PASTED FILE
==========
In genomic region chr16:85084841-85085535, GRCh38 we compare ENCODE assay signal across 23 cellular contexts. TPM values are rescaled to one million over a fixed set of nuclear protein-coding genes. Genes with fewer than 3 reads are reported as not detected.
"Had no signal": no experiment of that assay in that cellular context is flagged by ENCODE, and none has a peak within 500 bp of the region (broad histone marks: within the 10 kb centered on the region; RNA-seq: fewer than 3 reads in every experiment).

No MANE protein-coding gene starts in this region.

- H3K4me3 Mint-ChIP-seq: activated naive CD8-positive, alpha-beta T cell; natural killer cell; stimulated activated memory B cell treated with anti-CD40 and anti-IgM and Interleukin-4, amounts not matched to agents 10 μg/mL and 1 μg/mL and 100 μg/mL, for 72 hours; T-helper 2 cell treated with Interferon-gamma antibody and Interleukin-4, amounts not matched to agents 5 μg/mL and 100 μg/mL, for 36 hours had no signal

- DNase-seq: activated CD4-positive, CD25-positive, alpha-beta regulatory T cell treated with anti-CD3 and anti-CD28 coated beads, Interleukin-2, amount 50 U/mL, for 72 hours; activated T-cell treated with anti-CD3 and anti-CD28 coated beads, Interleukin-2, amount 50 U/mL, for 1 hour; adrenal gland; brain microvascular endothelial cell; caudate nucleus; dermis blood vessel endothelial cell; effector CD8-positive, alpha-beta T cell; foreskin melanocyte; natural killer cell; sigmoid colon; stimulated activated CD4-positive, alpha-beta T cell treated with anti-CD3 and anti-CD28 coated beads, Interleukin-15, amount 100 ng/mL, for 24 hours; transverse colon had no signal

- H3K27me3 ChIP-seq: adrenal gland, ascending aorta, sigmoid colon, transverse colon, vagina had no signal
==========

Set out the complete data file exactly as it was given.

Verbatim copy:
In genomic region chr16:85084841-85085535, GRCh38 we compare ENCODE assay signal across 23 cellular contexts. TPM values are rescaled to one million over a fixed set of nuclear protein-coding genes. Genes with fewer than 3 reads are reported as not detected.
"Had no signal": no experiment of that assay in that cellular context is flagged by ENCODE, and none has a peak within 500 bp of the region (broad histone marks: within the 10 kb centered on the region; RNA-seq: fewer than 3 reads in every experiment).

No MANE protein-coding gene starts in this region.

- H3K4me3 Mint-ChIP-seq: activated naive CD8-positive, alpha-beta T cell; natural killer cell; stimulated activated memory B cell treated with anti-CD40 and anti-IgM and Interleukin-4, amounts not matched to agents 10 μg/mL and 1 μg/mL and 100 μg/mL, for 72 hours; T-helper 2 cell treated with Interferon-gamma antibody and Interleukin-4, amounts not matched to agents 5 μg/mL and 100 μg/mL, for 36 hours had no signal

- DNase-seq: activated CD4-positive, CD25-positive, alpha-beta regulatory T cell treated with anti-CD3 and anti-CD28 coated beads, Interleukin-2, amount 50 U/mL, for 72 hours; activated T-cell treated with anti-CD3 and anti-CD28 coated beads, Interleukin-2, amount 50 U/mL, for 1 hour; adrenal gland; brain microvascular endothelial cell; caudate nucleus; dermis blood vessel endothelial cell; effector CD8-positive, alpha-beta T cell; foreskin melanocyte; natural killer cell; sigmoid colon; stimulated activated CD4-positive, alpha-beta T cell treated with anti-CD3 and anti-CD28 coated beads, Interleukin-15, amount 100 ng/mL, for 24 hours; transverse colon had no signal

- H3K27me3 ChIP-seq: adrenal gland, ascending aorta, sigmoid colon, transverse colon, vagina had no signal